Jun 30th, 2013 by Steve Simmons
As gas stations across the country get ready to roll out gasoline blended with 15 percent ethanol – and as the EPA has begun to recommend increasing the ethanol content in fuel to 30 percent – the Antique Automobile Club of America, one of the largest collector car clubs in the country, has come out in opposition to any mandate that places ethanol in automotive fuel.
“We know what E10 does to our cars; it’s very disruptive,” said Tom Cox, the president of the AACA. “So if we go to E15 – and E20 after that, I suppose – that doesn’t bode well for those of us with vintage vehicles.”
Cox and several other AACA members joined representatives from the American Motorcyclists Association and the Specialty Equipment Market Association’s SEMA Action Network (which has also recently vocalized its concerns regarding ethanol in fuel) last Wednesday in traveling to the Capitol in Washington, D.C., to rally in protest against ethanol-blended gasoline. During the rally, the AACA members parked their cars on the National Mall and met with members of the Congressional Automotive Performance and Motorsports Caucus, some of whom spoke out against the use of ethanol in fuel.
According to Cox, while the AACA has been and remains to be careful to keep out of the political aspects of the issue – as a 501(c)(3) non-profit, the IRS prevents it from lobbying or endorsing political candidates – seeing the effects of ethanol-blended fuel use in collector cars, particularly on AACA tours, has motivated AACA leadership to take more of a stand in recent years.
“There’s a lot of reasons to be against E15,” Cox said. “It creates vapor lock, it softens rubber parts, it eats up gas tanks and carburetors by causing them to rust and corrode, it pollutes more, and it gets less fuel mileage. I think that, in essence, this constant ratcheting of the levels of ethanol in gasoline is in so many ways achieving the early vehicle retirement goals that we’ve seen come out of Washington before. In all best possible circumstances we’d like to see ethanol out of gas completely because it is destructive – there’s no question about it.”
Cox said that, as a non-profit, the AACA can, and is expected to engage in, educational efforts, so it has undertaken to educate its 62,000 members – and the elected members of the government – about the effects of ethanol on older cars. In addition to the rally, the AACA also printed a pair of editorials arguing against ethanol-blended fuel in the May/June issue of the club’s magazine, Antique Automobile.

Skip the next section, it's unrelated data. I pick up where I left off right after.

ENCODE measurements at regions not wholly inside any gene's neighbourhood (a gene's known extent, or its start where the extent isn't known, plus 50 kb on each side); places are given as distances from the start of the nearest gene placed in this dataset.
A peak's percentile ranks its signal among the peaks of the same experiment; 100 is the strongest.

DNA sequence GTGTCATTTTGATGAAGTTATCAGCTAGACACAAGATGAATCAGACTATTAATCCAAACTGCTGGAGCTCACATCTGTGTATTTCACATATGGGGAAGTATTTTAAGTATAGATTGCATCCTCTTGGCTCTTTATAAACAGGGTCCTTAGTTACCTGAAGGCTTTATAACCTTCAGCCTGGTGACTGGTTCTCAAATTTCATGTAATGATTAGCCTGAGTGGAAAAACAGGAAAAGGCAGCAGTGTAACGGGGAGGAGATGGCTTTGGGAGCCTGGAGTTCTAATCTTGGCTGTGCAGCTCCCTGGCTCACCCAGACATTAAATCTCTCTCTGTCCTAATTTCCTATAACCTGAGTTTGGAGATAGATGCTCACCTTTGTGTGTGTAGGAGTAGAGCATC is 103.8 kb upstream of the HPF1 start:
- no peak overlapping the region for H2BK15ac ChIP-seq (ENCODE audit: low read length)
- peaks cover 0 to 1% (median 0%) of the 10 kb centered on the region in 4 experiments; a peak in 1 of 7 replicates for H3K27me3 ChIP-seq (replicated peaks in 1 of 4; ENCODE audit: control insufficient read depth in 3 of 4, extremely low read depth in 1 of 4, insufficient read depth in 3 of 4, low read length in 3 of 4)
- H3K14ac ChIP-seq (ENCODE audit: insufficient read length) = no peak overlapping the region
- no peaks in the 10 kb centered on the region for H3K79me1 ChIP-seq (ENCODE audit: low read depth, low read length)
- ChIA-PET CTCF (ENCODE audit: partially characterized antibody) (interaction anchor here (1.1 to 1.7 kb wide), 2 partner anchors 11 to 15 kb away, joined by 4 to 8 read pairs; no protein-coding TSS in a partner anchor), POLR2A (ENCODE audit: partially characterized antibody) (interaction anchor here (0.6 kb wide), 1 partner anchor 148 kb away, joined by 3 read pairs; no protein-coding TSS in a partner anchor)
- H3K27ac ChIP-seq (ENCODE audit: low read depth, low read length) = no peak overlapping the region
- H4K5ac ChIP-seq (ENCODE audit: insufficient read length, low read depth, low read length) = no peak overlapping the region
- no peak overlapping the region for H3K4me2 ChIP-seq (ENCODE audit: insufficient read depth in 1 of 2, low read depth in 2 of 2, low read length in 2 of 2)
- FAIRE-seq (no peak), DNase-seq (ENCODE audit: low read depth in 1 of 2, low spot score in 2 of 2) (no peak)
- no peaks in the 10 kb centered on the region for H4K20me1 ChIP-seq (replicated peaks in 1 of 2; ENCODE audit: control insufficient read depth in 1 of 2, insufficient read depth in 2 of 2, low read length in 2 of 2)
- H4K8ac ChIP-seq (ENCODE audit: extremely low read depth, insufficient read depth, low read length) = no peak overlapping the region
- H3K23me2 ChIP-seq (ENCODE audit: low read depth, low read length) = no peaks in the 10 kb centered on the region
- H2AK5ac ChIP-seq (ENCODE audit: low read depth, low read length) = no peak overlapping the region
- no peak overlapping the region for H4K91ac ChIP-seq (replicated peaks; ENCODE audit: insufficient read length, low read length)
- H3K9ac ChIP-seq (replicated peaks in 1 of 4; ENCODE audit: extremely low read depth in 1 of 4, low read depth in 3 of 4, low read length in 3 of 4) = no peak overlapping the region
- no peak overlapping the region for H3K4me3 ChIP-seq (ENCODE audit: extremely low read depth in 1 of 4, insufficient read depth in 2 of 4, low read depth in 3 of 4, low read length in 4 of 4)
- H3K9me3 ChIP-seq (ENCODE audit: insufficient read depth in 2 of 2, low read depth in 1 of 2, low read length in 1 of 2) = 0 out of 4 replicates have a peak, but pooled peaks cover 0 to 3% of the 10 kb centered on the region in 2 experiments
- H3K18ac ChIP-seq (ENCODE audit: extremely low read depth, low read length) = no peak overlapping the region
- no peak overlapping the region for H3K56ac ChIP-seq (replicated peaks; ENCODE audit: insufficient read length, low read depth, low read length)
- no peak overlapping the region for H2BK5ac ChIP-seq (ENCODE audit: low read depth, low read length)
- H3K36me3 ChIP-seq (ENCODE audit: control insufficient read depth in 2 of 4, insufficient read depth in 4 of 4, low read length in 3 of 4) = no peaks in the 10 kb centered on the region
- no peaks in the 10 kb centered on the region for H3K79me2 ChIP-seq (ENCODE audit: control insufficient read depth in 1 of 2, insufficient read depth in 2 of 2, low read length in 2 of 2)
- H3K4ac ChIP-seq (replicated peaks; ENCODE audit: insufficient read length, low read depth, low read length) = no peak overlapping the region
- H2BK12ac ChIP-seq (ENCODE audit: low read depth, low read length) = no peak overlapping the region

“While there is no mandate that motorists put E10 in their collector vehicles, off-road vehicles, motorcycles or small engines, un-blended gasoline is disappearing from the marketplace,” wrote Herb Oakes, the AACA’s director of legislation, in one of the editorials. “The life span of a vehicle and equipment can be dramatically reduced with the wrong fuel, and vintage car owners could be confronted with breakdowns because of it.”
At the federal level, two pieces of legislation introduced in Congress earlier this year – House Bill 875 and Senate Bill 344 – asked the EPA to suspend the sale of E15 until the fuel could be studied further. Both of those bills remain in committee.
However, at least two states have rejected ethanol-blended fuel mandates. Earlier this month, Florida Governor Rick Scott signed into law a bill (HB4001) that repealed existing Florida legislation that required up to 10 percent ethanol in fuel. Late last month, Maine Governor Paul LePage signed into law a bill (LD 115) that banned all ethanol-blended fuels from sale in the state as long as at least two other New England states followed suit.
Cox said that he believes the rally last week built awareness of the issue, but it also showed that a diversity of automotive organizations (AACA has long been known as catering to the restoration crowd, while SEMA has long been known as catering to the hot rodding and customizing crowd) can come together to speak out on the issue.
UPDATE: We also learned this morning, through Automotive News, that an Alliance of Automobile Manufacturers lawsuit to block the sale of E15 was denied by the U.S. Supreme Court.